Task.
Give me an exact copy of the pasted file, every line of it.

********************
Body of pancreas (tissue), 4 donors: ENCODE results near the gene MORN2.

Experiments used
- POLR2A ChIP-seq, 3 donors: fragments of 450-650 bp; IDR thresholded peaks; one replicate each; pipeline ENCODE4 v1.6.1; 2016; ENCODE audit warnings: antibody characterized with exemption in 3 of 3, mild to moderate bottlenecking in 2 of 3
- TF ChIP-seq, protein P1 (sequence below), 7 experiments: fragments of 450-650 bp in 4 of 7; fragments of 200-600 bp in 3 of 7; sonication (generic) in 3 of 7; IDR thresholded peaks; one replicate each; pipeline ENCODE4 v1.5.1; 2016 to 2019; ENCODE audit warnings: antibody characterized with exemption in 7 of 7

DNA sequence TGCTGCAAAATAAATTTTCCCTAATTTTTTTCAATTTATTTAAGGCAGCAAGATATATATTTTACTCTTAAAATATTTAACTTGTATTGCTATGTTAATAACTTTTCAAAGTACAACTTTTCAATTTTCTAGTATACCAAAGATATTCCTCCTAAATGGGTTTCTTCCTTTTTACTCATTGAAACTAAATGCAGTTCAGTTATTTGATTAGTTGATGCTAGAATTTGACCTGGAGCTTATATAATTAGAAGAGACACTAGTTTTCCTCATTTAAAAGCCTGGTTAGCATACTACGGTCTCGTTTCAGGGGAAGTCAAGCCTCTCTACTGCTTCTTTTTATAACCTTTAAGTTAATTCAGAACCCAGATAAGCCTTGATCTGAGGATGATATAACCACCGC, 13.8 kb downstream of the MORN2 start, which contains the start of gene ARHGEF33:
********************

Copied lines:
Body of pancreas (tissue), 4 donors: ENCODE results near the gene MORN2.

Experiments used
- POLR2A ChIP-seq, 3 donors: fragments of 450-650 bp; IDR thresholded peaks; one replicate each; pipeline ENCODE4 v1.6.1; 2016; ENCODE audit warnings: antibody characterized with exemption in 3 of 3, mild to moderate bottlenecking in 2 of 3
- TF ChIP-seq, protein P1 (sequence below), 7 experiments: fragments of 450-650 bp in 4 of 7; fragments of 200-600 bp in 3 of 7; sonication (generic) in 3 of 7; IDR thresholded peaks; one replicate each; pipeline ENCODE4 v1.5.1; 2016 to 2019; ENCODE audit warnings: antibody characterized with exemption in 7 of 7

DNA sequence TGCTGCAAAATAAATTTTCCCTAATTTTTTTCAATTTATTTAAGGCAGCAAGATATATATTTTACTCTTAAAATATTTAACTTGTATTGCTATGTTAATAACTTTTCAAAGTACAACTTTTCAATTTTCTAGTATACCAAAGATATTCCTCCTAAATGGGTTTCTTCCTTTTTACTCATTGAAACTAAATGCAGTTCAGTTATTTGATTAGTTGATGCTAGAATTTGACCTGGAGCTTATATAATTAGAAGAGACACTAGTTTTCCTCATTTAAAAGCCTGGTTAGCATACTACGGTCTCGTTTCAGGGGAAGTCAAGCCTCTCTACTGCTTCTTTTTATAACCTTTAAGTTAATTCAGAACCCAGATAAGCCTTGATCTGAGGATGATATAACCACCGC, 13.8 kb downstream of the MORN2 start, which contains the start of gene ARHGEF33: